One of the world’s largest computer manufacturers begins selling computers with pre-loaded software that includes pop-up ads and secretly accesses users’ confidential information ranging from user names and passwords to personal banking information. The FTC receives numerous complaints and takes action against the company.
Lenovo Group Limited, founded in 1984 as a multinational technology company. incorporated in Hong Kong, it has global headquarters in Beijing, China, and operational headquarters in Morrisville, North Carolina, US. It operates in over 60 countries and sells products in around 180 countries throughout the world. The company designs, develops, manufactures and sells personal computers, tablets, smartphones, work stations, servers, supercomputers, electronic storage devices, IT management software, and smart televisions, and is the world’s largest personal computer vendor by unit sales as of October 2020.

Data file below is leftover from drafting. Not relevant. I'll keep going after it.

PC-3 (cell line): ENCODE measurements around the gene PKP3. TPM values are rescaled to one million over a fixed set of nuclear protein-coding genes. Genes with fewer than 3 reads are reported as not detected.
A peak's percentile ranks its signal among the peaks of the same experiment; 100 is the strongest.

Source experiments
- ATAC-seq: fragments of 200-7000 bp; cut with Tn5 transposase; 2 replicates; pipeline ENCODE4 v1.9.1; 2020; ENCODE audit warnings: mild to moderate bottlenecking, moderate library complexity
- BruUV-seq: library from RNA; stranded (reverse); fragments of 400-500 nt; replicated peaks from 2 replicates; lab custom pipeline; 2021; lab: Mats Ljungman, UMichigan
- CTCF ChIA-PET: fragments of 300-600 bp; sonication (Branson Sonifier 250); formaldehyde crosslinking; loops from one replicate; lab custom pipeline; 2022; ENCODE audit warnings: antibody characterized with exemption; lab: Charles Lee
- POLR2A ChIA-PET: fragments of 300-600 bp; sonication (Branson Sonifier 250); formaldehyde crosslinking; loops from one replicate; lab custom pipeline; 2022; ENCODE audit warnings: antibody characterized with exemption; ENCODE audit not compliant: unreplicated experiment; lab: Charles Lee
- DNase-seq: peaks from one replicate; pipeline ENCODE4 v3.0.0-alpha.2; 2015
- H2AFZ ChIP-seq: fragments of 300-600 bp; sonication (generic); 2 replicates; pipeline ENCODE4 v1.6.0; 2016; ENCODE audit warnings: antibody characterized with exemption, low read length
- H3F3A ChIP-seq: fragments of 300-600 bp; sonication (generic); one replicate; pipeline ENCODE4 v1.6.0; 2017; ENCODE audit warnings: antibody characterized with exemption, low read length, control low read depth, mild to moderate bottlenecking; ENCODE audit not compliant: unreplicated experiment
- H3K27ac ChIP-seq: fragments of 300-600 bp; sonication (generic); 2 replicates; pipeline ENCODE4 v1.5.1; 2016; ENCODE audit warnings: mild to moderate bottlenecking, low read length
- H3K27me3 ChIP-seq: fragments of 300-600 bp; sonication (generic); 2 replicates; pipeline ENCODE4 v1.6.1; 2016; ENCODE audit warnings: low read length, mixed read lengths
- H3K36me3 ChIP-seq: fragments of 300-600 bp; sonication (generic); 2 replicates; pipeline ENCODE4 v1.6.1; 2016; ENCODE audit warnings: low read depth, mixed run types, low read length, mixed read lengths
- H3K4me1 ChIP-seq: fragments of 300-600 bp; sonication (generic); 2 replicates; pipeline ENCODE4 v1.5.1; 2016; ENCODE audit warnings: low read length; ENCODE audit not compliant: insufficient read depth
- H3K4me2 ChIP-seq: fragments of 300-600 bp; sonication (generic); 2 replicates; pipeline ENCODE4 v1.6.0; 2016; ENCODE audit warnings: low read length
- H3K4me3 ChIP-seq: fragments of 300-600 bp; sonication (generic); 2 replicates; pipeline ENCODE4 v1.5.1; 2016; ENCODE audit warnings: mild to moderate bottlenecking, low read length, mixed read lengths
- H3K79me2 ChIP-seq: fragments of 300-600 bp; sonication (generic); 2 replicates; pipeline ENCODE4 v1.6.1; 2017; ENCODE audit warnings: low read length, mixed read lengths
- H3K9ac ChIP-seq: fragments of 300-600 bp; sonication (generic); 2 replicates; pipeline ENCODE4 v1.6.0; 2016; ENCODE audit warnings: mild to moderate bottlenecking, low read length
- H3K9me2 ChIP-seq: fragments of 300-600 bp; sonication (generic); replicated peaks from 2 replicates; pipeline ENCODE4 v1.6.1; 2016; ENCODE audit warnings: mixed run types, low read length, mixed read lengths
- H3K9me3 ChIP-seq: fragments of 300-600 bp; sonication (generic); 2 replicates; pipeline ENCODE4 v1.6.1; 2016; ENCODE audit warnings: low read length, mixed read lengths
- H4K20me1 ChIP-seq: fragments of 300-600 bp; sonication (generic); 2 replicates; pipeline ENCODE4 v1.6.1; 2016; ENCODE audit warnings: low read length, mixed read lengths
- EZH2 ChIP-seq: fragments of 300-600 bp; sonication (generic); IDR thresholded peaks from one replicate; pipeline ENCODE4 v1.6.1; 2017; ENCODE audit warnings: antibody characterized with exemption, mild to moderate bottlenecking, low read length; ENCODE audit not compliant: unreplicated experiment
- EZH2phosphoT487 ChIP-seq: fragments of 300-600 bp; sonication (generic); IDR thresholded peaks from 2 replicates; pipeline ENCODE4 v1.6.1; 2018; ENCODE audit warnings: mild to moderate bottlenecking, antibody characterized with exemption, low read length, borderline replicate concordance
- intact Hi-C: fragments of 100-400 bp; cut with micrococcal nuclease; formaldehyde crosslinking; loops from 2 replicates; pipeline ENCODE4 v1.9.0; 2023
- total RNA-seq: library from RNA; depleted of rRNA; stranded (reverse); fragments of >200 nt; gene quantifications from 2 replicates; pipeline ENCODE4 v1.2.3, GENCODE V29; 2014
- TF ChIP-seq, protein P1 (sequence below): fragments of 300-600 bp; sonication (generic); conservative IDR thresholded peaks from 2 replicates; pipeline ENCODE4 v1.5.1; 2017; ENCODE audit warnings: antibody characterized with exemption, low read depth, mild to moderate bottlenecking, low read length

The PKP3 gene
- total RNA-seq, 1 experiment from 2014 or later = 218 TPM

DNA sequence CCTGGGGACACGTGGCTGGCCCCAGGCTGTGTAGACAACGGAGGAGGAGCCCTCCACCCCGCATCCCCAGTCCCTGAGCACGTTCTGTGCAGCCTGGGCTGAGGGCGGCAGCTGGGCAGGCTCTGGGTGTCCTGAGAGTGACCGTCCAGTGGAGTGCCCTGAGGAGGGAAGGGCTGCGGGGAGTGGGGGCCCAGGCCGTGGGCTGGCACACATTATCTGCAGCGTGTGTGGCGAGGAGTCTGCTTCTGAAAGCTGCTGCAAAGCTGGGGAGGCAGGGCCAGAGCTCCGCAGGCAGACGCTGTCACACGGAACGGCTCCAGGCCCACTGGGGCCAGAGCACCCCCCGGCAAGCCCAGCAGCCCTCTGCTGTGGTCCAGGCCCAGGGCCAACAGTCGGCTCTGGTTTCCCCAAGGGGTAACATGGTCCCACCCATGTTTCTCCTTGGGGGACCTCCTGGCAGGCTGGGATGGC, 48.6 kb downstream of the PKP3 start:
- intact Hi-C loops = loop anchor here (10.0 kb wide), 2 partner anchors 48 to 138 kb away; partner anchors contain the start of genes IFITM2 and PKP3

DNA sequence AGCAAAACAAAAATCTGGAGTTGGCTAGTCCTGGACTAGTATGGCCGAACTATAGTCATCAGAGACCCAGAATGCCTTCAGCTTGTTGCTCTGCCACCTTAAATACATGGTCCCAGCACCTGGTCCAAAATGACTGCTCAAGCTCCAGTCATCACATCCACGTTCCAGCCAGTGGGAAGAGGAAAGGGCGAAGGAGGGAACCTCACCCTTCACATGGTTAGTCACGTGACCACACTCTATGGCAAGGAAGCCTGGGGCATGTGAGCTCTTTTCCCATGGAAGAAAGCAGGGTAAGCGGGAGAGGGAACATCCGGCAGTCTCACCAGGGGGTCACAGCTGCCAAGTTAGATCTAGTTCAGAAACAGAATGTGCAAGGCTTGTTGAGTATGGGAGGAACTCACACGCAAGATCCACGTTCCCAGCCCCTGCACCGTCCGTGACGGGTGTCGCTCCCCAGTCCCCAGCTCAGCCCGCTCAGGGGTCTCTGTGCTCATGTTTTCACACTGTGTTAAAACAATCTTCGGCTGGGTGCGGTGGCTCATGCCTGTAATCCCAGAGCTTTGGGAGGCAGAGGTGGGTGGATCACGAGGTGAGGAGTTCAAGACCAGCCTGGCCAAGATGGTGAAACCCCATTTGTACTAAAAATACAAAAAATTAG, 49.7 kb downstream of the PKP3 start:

Beginning in 2014, Lenovo sold consumer laptops in the United States that came with a preinstalled software program called VisualDiscovery. That software interfered with how a user’s browser interacted with websites and created serious security vulnerabilities while delivering pop-up advertising. To deliver the ads, VisualDiscovery acted as a “man-in-the-middle” between consumers’ browsers and the websites they visited. Without the consumer’s knowledge or consent, this technique gave VisualDiscovery access all of a consumer’s sensitive personal information.
The practice of pre-loading software receiving attention from regulators has some serious precedent. In fact, Microsoft, one of the world’s largest companies was sued for something similar in 1998, accused of using its monopolistic power in the software industry to force computer makers to sell their products with Microsoft software pre-installed. Microsoft eventually settled with the US government, after 6 years of expensive and distracting litigation, agreeing to terminate its egregious practices.